E.U. Commission Finds No Aid Given to Antwerp Terminal Operators
The European Commission has concluded that reductions in compensation payments granted by the state-owned Port of Antwerp to two container terminal operators were granted on market terms and hence do not involve state aid within the meaning of E.U. rules.
The Port of Antwerp is managed by the Antwerp Port Authority, a public authority, which is fully-owned by the city of Antwerp. The Authority makes land available to companies to operate in the port area on the basis of concession agreements.
In 2004, the Authority concluded concession agreements with two container terminal operators, PSA Antwerp NV and Antwerp Gateway NV, for 42 years. The agreements are similar to the concession contracts awarded by the Authority to other container terminal operators and include a requirement that a minimum quantity of containers is handled in each terminal every year.
Between 2009 and 2012, PSA Antwerp NV and Antwerp Gateway NV did not to reach their yearly minimum tonnage requirements. As a result, under the concession agreements, they would have been expected to pay compensation to the Antwerp Port Authority. However, instead of collecting the compensation due from the two companies, in March 2013, the Authority retroactively revised downwards the minimum tonnage requirements for the two companies. This reduced by around 80 percent the amount of compensation due by each of the two operators.
Following a complaint from a competitor, in January 2016, the Commission opened an investigation to examine whether the compensation reductions were in line with E.U. State aid rules and whether a private operator would have accepted a similar reduction (the market economy operator principle).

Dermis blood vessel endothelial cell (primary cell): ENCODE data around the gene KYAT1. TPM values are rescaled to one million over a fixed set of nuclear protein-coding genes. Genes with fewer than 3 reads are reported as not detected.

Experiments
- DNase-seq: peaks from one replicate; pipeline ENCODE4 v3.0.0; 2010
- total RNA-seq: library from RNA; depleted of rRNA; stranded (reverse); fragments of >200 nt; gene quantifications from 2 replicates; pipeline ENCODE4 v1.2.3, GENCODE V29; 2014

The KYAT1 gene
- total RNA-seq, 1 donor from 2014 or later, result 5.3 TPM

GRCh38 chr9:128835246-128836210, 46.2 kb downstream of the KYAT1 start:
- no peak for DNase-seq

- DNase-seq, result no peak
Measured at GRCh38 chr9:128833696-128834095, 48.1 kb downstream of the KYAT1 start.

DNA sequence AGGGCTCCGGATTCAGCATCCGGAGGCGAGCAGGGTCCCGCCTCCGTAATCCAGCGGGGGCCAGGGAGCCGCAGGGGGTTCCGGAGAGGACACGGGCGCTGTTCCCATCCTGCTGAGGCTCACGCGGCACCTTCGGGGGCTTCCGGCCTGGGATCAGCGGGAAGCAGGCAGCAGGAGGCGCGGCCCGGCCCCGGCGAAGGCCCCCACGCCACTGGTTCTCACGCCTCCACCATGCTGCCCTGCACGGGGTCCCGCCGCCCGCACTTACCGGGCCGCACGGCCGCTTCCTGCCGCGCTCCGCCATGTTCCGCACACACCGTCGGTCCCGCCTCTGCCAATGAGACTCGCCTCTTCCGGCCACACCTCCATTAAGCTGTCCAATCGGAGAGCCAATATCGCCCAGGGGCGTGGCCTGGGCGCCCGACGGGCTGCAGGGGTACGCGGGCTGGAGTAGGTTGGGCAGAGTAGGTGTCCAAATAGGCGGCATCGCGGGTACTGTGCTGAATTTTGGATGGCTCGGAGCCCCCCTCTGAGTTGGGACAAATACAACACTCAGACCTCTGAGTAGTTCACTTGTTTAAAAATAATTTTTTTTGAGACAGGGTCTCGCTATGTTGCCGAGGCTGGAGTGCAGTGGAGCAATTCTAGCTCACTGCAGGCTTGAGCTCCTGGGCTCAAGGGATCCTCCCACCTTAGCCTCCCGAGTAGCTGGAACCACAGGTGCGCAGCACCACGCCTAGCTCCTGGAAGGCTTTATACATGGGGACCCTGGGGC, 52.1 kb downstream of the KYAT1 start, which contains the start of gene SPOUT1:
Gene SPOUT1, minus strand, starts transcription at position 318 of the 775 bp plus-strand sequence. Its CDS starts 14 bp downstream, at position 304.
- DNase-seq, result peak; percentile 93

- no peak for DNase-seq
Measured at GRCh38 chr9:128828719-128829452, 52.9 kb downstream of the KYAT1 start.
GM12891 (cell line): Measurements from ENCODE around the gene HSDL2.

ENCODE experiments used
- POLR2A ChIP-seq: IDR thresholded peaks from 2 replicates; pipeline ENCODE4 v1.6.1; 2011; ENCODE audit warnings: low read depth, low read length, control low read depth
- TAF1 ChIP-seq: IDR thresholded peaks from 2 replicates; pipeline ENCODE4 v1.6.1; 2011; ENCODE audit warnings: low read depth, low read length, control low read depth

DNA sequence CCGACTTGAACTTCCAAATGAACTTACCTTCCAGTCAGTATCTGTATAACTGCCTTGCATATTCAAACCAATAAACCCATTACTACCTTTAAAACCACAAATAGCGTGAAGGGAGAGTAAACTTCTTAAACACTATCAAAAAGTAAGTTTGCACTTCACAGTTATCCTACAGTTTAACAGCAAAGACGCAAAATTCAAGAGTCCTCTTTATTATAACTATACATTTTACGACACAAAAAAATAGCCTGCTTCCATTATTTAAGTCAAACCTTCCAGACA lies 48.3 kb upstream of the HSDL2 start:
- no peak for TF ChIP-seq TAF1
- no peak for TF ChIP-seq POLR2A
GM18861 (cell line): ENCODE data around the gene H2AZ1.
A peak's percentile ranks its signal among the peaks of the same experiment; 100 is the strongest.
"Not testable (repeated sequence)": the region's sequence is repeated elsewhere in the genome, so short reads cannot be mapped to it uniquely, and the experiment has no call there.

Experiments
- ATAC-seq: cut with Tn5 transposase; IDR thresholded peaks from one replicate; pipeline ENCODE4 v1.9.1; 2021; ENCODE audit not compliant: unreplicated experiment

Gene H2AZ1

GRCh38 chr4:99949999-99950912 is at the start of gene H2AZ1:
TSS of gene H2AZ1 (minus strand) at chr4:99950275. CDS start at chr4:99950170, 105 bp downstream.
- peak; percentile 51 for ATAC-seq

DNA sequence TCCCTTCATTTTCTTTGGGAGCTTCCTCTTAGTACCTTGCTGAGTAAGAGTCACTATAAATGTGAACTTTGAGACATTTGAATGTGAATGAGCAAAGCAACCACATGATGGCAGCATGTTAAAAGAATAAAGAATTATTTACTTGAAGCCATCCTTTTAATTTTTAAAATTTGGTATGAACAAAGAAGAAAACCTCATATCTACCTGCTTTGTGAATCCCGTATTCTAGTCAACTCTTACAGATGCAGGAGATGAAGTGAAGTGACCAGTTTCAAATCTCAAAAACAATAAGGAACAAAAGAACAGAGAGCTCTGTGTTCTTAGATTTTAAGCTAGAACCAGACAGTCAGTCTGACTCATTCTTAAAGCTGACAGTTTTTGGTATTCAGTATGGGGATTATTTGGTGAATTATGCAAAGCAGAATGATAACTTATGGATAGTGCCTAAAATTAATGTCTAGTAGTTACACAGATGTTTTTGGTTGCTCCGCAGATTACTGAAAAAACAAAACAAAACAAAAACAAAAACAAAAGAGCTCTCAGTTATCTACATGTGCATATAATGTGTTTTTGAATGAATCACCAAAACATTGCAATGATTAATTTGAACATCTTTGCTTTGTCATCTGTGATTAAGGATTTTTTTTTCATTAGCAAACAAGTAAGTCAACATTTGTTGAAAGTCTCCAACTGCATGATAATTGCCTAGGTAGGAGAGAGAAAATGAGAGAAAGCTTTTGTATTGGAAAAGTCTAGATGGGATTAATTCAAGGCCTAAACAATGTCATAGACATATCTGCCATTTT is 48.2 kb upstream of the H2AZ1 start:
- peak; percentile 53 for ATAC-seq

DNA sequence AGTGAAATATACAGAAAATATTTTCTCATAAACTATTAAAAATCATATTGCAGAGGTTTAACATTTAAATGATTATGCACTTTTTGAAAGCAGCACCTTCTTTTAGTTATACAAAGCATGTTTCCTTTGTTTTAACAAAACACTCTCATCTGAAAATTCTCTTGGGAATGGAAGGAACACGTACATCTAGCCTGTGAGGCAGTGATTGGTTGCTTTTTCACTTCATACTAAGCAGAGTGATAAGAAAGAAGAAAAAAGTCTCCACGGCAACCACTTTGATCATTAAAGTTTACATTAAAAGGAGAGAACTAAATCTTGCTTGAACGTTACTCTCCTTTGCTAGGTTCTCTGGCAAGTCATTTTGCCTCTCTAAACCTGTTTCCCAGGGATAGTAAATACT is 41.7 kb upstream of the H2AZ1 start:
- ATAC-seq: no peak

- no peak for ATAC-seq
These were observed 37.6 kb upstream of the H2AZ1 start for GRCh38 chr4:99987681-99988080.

The Commission investigation found that in the context of the economic crisis a certain adjustment of the minimum tonnage requirements was justifiable, as container volumes and traffic decreased in all major ports in Europe, including in the Port of Antwerp. For the same reason, the Authority also adjusted the minimum tonnage requirements of other terminal operators.
PSA Antwerp NV and Antwerp Gateway NV were in a very specific situation compared to other operators active in the Port. As the concessionaires of a new area of the port (Deurganckdok), they were still in a start-up phase when the economic crisis started. This put the two companies in an even more challenging situation in the context of the economic crisis and further justified the adjustment to their minimum tonnage requirements, the investigation found.
The Port Authority was concerned that forcing the two concessionaires to pay the full amount of compensation could have had such a negative effect that it would put their relationship with the port at risk.
The investigation concluded that the size of the reduction of the minimum tonnage requirements and the methodology applied by the Antwerp Port Authority to determine these adjustments for the two concessionaires were in line with what a private market operator would have used and applied.
Therefore, the Commission found that the Antwerp Port Authority acted in the same way as a private market operator an that it did not constitute State aid.
Earlier this month, DP World Antwerp, operator of the Antwerp Gateway, announced that it would invest 197 million euros ($223 million) in the further expansion of the capacity of its terminal. The existing container terminal needs to expand by more than a third in order to meet the expected growth prognoses. DP World Antwerp wants to evolve from the current 2.5 million containers to 3.4 million units by 2023.